The firm has said today that it “categorically denies that it had any knowledge of any accounting improprieties or misrepresentations in Autonomy’s financial statements.” The statement follows HP’s accusations yesterday of “accounting improprieties” by former management.
Big Four rival KPMG was brought in by HP prior to the takeover to conduct due diligence on Autonomy, after Deloitte completed its 2010 audit of the UK software company, signed off in February 2011.
Yesterday HP, which is audited by Ernst and Young, said Autonomy had "inflated" the value of the company prior to the takeover as part of a "willful effort to mislead".
This led to a write-off of more than $5bn (£3.1bn) in its latest quarterly accounts. The accusations were made following an investigation carried out by PwC.
A spokesperson for Deloitte UK said today, “We conducted our audit work in full compliance with regulation and professional standards. We are unable to discuss our audit work further due to client confidentiality. We will cooperate with the relevant authorities with any investigations into these allegations,” it added.
KPMG and PwC both declined to comment due to client confidentiality.
In a conference call to analysts yesterday, HP CEO Meg Whitman said that the HP board relied heavily on the financial data audited by Deloitte.
Autonomy was sold to HP for $12bn in October last year.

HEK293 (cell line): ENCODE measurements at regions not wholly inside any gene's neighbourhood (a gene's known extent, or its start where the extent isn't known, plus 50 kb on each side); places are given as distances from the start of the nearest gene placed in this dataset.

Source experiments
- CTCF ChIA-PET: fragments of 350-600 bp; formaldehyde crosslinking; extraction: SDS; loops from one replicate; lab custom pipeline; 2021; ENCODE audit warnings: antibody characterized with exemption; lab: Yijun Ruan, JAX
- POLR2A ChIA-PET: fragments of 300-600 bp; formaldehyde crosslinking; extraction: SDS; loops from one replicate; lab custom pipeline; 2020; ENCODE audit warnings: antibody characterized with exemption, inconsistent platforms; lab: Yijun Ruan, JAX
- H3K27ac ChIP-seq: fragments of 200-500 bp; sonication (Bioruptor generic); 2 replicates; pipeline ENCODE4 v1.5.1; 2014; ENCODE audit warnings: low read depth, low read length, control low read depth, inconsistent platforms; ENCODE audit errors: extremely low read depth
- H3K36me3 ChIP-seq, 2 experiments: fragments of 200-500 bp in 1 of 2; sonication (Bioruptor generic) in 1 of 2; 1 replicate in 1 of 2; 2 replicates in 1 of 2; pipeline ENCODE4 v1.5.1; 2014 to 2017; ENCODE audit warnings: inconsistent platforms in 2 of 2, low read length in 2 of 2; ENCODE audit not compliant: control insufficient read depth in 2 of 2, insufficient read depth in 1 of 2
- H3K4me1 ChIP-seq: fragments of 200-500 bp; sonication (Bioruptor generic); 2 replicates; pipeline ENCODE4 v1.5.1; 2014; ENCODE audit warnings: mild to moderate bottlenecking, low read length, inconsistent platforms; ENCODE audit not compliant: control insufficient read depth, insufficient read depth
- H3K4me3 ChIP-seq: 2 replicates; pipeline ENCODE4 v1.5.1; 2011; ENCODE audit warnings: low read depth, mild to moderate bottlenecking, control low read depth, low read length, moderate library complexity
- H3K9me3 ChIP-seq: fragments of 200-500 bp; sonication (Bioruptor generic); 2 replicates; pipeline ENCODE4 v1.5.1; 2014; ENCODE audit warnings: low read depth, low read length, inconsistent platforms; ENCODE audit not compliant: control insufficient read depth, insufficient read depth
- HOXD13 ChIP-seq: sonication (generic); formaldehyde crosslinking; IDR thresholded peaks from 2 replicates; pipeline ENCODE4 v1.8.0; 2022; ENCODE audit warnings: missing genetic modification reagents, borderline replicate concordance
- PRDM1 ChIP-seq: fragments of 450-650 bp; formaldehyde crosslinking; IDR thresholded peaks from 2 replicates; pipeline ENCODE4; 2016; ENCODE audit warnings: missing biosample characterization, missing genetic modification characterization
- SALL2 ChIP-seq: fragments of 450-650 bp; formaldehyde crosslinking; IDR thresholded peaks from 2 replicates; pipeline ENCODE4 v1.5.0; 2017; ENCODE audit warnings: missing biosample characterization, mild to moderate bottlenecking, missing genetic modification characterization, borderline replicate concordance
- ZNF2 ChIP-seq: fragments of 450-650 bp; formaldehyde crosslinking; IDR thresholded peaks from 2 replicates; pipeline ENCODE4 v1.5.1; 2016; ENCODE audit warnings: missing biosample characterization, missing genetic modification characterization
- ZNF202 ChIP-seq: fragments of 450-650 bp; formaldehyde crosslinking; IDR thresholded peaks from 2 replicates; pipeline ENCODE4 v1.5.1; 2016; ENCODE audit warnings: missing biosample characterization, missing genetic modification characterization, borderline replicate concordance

HP has referred the case to UK and US authorities after former members of Autonomy’s management team “used accounting improprieties, misrepresentations and disclosure failures” to inflate the value prior to HP’s take over in 2011.
HP’s statement added that the actions of former staff “appear to have been a wilful effort to mislead investors and potential buyers, and severely impacted HP managements’ ability to fairly value Autonomy at the time of the deal.”
The company said as well as referring the matter to the regulatory authorities it would be taking civil court action against "various parties" to recoup money for its shareholders.
Irish-born Mike Lynch, founder of Autonomy, left HP in May 2012. He has rejected the claims, telling the BBC the figures are "just mad."
"Things would have to have gone pretty badly wrong to justify writing $8.8bn,” he said. 'It is utterly untrue. We reject this as utterly untrue. Everything we did we gave correctly to the auditors and was correctly noted by the auditors.”
"I don't understand how you can write-down this amount and say somehow this was all caused by something you didn't notice when you did due diligence with 300 people. It would have been kind of a big elephant to miss."